Winthrop's bats silenced against Wagner

Winthrop's Bryn Henderson beats the tag at home by Wagner catcher Chris Drechsel.
Winthrop's Bryn Henderson beats the tag at home by Wagner catcher Chris Drechsel.

The meeting dragged on. And on.

Only the players and coaches knew what was being said, but the others gathered on the field could probably guess.

"I asked them how we are 6-14 coming into today and how we could not show up, how we could have no intensity in the ballgame," coach Joe Hudak said, quietly frustrated after Winthrop lost to Wagner 5-2 on Saturday. "How we could score two runs and get six hits in this ballgame today. We got beat today with an 82-85 mph fastball.

"We deserved to lose this game as a team."

It was a head-scratcher all around. The Eagles (6-15) were topped by a good pitching performance, but nothing like the ones they've seen lately. Their bats, after scoring 41 runs in their last three games, were silenced. Starter Hamilton Bennett (0-5) struck out six and allowed one earned run in 8 1-3 innings, the longest outing of any Eagle this year, yet was still left searching for his first collegiate win.

No zip, no fire, no win.


"You score two runs and get six hits in a game like this off of a pitcher ... you know, he's not from Rice," Hudak said. "He's not from North Carolina. Again, that's no disrespect, because he shoved it up us today.

"No way in the world we should get two runs on six hits today."

The Seahawks' Jack Rice (2-0) baffled the Eagles by pumping off-speed and changeups through eight innings and then turned it over to Andrew Huebner for the save. The result was the same -- the majority of Winthrop's batters trudged back to the dugout or waited in the infield for their caps and gloves after yet another popup or first-pitch grounder right to the shortstop.

And as it has in the other close losses this year, one tiny mistake turned into the only inning the opponent needed.

The Eagles notched their first run with the classic get 'em on, get 'em over, get 'em in philosophy, Bryn Henderson leading off with a single and getting sacrificed to second. Henderson stole third and scored on a wild pitch for a first-inning 1-0 lead.

That was enough until the third, Bennett chucking BBs from the mound and retiring his first six batters. Kevin Payne led off the third with a single but Bennett struck out Brian Martutartus, bringing up nine-hole hitter Jared Gruccio.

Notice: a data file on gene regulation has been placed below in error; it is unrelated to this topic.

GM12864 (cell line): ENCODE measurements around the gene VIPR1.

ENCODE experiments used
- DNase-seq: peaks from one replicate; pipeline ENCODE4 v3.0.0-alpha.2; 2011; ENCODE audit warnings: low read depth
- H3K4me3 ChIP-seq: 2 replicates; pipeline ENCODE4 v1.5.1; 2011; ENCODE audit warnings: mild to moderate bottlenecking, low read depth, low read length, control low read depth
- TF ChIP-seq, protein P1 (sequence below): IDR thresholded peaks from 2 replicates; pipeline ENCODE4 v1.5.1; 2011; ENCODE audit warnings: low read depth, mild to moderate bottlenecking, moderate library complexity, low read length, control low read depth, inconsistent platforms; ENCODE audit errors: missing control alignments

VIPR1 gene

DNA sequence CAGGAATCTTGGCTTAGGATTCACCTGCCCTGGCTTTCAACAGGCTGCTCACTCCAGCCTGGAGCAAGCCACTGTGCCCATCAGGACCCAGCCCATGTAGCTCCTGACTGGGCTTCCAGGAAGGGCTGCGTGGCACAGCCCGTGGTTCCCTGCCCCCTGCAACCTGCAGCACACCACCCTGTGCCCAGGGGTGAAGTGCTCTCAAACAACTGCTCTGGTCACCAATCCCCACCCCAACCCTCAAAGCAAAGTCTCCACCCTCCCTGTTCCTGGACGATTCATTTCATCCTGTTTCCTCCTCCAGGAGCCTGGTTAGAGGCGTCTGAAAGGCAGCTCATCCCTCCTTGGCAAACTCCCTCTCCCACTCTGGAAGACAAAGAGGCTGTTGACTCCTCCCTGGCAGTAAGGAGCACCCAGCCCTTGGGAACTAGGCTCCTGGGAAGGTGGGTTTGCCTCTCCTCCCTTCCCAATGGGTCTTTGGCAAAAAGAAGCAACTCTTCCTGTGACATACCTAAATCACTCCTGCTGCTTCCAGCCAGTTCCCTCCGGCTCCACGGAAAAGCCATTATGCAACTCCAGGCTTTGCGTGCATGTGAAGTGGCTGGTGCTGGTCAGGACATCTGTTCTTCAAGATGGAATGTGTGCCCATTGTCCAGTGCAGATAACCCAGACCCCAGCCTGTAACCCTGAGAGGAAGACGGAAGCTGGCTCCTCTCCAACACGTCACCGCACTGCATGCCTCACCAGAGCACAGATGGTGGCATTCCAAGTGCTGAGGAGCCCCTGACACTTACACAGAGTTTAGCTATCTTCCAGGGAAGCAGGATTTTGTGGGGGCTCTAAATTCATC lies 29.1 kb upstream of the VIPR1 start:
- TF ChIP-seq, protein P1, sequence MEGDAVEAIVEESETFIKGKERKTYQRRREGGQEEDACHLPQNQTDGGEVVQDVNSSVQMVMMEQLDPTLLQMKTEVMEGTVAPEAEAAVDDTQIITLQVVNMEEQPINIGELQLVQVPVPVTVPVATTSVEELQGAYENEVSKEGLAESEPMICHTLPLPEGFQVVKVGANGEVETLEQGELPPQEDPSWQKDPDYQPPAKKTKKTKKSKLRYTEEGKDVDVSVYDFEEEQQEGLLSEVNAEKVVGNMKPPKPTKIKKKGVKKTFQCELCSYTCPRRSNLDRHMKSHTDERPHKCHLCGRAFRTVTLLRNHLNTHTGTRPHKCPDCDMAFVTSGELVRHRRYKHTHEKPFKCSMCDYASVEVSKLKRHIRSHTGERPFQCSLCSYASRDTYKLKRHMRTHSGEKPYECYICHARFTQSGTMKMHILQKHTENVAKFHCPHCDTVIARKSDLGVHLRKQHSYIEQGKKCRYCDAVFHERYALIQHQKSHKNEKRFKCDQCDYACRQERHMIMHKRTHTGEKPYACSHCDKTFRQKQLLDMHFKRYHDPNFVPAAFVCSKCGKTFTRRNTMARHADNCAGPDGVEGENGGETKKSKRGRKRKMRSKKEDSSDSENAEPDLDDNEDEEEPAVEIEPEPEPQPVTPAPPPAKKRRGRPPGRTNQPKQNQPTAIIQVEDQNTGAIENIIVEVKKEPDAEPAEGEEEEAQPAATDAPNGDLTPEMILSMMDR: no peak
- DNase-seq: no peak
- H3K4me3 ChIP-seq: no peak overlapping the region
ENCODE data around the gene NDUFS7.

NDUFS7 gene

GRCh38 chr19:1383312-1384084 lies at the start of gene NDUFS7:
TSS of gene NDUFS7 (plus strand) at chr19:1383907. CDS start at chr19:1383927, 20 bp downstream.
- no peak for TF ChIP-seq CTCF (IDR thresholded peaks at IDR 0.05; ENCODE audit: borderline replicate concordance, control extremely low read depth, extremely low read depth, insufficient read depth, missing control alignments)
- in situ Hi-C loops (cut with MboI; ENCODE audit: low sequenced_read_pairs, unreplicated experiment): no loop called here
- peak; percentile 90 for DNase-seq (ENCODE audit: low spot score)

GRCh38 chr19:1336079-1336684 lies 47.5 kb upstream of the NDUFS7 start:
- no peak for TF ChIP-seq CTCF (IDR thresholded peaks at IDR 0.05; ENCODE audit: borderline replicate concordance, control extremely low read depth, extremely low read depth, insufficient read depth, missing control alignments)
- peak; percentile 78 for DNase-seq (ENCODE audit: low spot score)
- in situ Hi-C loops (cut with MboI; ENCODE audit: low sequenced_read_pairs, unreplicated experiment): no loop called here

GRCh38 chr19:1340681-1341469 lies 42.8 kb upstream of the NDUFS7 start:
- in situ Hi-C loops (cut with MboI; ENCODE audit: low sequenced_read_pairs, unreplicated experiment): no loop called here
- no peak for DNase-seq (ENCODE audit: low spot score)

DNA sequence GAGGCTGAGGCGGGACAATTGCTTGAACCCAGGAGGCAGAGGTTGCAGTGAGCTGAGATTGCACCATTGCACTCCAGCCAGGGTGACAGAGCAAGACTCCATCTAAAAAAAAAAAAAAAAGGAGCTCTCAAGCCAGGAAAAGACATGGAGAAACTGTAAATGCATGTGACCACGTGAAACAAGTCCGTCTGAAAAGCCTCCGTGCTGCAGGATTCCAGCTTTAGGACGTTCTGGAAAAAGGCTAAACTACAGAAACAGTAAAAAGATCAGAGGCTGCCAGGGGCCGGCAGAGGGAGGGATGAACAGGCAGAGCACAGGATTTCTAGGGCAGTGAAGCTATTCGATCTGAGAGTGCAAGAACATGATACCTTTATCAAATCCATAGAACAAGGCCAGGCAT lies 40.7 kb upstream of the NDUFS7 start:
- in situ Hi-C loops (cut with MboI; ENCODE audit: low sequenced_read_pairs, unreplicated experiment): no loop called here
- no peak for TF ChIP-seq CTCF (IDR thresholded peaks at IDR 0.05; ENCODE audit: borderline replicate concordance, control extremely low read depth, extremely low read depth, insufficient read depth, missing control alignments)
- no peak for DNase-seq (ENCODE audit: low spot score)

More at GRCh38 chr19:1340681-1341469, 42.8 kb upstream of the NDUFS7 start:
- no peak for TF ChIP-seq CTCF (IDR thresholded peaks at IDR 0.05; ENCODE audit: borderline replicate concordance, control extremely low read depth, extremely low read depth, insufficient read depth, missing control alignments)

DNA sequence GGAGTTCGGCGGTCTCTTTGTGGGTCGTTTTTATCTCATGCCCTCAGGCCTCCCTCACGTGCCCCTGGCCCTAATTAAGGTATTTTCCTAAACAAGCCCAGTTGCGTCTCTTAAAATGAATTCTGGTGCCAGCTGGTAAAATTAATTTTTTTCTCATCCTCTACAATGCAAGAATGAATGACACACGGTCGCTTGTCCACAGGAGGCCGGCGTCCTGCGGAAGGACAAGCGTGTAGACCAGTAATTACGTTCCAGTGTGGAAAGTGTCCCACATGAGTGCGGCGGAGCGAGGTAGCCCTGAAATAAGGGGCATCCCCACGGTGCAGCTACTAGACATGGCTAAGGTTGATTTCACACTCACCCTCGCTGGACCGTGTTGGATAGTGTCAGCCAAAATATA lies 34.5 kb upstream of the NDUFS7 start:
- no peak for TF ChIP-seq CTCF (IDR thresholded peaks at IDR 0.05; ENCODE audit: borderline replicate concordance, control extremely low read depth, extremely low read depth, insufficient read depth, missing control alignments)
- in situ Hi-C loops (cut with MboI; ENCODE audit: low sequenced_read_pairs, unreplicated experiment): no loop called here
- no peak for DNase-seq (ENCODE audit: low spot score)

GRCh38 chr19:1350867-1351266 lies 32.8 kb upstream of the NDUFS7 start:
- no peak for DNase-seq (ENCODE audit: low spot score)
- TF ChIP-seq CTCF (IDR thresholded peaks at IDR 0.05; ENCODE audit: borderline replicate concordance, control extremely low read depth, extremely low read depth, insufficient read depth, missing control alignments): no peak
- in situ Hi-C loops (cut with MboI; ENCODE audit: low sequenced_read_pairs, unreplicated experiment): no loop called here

Gruccio tapped a tailor-made groundout to second base, which Sean Sullivan easily gloved. He turned to throw to Eddie Tisdale at first and inexplicably sailed the 15-foot toss into the dugout.

With that out, the Seahawks (7-5) would have had a man on second with two outs. Instead, they had runners on second and third with one out, and made it hurt immediately after.

One of Bennett's next offerings was roped into center by Damian Csakai for two runs. The doors wide open, Wagner added two more runs before the Eagles recovered.

Staring at a four-spot on the board, it was disappointing but doable. There were still seven innings to play.

Not that it mattered.

Winthrop got three hits through the seventh and stranded three runners over the last two frames as Rice continued boring holes in the bats. Although Bennett only allowed two runners for the rest of his stay -- and one reached on an error -- the Eagles couldn't take advantage.

A wild pitch from reliever Mike Ritson scored Wagner's last run and the Eagles couldn't get John Murrian around after a ninth-inning walk. Aaron Bonomi was caught looking and the game was over.

There were a few cranes needed to pick up some of the Eagles' expressions.

"Tends to happen that way; everything comes back to haunt you," said an ashen Sullivan. "I make a bad throw, then Hamilton gives up the only two hits he gives up all ballgame. I make a throw, that doesn't happen."

Ever since a five-run first led to a 9-2 loss to Southern Cal on March 8, Winthrop has kept running itself into the big inning. After not allowing four or more runs in a single frame all season before that game, the Eagles have done it eight times since.

With that "4" mocking them from the scoreboard on Saturday, the game ended the same as the others.


"We're disappointed in ourselves. Obviously we're not playing our hardest and it's showing on the field," Sullivan said. "We keep doing that, we're going to keep losing.

"People didn't realize you can't come out here and just expect to win. But I got a feeling it's going to change (today)."

The series continues at 3 p.m. today. Senior Ryan Mullins (0-0, 4.35 ERA) is scheduled to start.